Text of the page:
From the July-August 2019 issue of News & Letters
by Buddy Bell
Students throughout Brazil have been protesting a spending freeze on education. On May 6, thousands surrounded a military college in Rio de Janeiro where the country’s president was speaking. In response to his proposal for a “numbers-based, efficient and managerial” approach to education, students’ signs said “Education is Not a Commodity.” The proposal to target sociology and humanities programs for cuts happened after teachers in Brazil were fired for holding discussions about gender or politics. Thousands of youth demonstrated in more than 100 cities on May 15 and May 30. Sao Paulo and Belo Horizonte both saw more than 250,000 people in the streets. In Goiania, indigenous students marched with signs reading, “Indigenous Land, Core of Resistance.” On June 14 all transportation networks were stalled in Sao Paulo, as transportation workers struck in solidarity with the students and to safeguard their pension system that is also a candidate for the chopping block.
Hundreds of students in Catalonia held a strike in central Barcelona on May 9 to demand a 30% cut in their tuition that would bring them on par with other semi-autonomous regions in Spain. Students and sympathetic local citizens are collecting signatures for a popular legislative initiative on the same question. If, as expected, they are able to exceed a threshold of 50,000 signatures, the proposal will be automatically introduced before the Parliament. Elsewhere in Spain, 30 college students in the Valencian community protested the Department of Education on June 9 over the sudden adoption of a new and difficult math entrance exam for public universities. Student union coordinator Carlos Naranjo told local newspaper Levante that “the test doesn’t try to evaluate,” but is a back-door method to “impede and eliminate students from the working class.”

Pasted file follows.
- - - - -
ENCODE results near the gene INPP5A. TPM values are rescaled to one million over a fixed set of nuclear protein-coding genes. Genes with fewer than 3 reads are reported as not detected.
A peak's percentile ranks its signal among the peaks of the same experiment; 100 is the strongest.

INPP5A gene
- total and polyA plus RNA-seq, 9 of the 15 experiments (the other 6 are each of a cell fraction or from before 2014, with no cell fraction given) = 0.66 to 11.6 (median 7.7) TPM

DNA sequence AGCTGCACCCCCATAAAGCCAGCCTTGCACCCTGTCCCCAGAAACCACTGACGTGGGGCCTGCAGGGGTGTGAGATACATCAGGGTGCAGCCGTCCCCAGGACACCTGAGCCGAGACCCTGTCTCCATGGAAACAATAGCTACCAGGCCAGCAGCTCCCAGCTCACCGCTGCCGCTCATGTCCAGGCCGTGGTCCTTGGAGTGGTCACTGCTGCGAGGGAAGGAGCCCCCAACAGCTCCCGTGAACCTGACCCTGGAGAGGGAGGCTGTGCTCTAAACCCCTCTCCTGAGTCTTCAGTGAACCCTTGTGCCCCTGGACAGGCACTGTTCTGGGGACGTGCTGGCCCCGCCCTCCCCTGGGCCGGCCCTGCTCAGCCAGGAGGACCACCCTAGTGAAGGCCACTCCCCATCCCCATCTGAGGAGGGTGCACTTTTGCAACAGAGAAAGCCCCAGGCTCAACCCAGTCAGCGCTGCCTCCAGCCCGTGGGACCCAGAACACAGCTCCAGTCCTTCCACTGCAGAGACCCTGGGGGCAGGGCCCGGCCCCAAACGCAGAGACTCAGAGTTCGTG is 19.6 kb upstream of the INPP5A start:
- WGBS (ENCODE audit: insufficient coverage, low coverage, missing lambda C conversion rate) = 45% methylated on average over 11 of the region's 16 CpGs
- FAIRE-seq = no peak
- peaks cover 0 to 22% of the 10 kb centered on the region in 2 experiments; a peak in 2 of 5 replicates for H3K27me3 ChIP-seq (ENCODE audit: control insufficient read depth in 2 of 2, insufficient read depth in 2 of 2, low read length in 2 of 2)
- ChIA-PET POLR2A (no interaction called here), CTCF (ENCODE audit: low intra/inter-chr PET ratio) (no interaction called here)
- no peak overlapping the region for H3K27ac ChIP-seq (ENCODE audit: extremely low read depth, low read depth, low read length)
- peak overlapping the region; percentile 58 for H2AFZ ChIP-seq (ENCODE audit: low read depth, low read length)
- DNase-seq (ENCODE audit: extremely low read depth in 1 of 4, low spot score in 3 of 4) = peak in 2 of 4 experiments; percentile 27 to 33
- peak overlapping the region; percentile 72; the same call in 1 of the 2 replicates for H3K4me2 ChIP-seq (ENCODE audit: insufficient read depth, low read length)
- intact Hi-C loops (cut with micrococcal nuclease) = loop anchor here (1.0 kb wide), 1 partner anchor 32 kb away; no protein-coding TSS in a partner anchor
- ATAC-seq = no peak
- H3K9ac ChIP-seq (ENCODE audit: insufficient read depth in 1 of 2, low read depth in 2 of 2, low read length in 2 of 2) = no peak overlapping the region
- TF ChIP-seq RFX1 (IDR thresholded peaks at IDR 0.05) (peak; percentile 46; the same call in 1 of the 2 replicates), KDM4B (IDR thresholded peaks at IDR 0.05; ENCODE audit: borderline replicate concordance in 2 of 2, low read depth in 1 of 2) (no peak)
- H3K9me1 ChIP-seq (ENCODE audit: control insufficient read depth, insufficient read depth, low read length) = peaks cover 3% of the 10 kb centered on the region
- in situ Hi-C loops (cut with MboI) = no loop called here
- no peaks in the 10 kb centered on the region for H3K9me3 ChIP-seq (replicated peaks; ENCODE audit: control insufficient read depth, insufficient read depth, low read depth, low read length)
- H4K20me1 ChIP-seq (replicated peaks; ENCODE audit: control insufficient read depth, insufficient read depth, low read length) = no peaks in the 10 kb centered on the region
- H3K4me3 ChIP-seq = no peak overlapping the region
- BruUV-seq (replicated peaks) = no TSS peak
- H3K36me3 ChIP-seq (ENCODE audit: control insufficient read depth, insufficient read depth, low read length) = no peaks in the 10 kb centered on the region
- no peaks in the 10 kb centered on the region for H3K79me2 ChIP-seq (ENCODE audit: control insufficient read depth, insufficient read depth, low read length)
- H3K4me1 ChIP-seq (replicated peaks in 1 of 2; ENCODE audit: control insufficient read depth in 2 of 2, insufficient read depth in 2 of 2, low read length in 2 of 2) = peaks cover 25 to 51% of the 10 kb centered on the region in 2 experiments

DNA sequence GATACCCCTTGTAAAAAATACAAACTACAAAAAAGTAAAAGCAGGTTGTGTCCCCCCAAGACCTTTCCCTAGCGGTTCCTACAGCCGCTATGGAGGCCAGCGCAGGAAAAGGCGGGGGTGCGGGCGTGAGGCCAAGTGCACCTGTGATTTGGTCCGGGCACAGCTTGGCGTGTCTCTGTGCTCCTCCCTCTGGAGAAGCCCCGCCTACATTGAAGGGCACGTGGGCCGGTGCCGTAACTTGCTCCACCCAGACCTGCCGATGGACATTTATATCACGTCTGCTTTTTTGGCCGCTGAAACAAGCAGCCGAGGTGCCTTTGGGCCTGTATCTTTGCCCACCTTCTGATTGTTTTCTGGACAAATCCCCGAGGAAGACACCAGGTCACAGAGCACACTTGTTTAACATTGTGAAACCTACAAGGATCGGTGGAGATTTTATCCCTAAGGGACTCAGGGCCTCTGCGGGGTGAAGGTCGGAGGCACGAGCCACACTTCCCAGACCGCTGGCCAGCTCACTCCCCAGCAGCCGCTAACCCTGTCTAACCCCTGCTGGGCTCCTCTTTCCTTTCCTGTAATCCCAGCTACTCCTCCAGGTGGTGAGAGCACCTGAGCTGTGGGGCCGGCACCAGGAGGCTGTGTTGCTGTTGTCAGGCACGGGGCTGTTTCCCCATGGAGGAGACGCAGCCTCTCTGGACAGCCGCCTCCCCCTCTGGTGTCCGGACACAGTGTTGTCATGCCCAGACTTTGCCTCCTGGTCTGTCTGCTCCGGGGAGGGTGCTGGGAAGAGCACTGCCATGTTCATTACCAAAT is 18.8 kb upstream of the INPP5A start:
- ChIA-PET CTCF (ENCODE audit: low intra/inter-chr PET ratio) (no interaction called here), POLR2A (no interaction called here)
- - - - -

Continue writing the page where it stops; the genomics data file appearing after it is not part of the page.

In New Jersey, about 70 students held a sit-in on the lawn of Princeton University’s Title IX administration offices each day from May 7 to May 15. A smaller group maintained the presence through each night, taking shelter under campus archways during rainstorms. They were demanding consistency, transparency, and staffing changes to ensure independence in the way the university adjudicates reports of sexual assault. Various anonymous testimonials posted at princetonixnow.com illustrate a negligent process flawed by conflicts of interest and sloppy enforcement. After meeting with organizers of the sit-in, the university is talking about enacting some portion of their proposals in the fall, and students have encouraged alumni to withhold donations to the university until it follows through.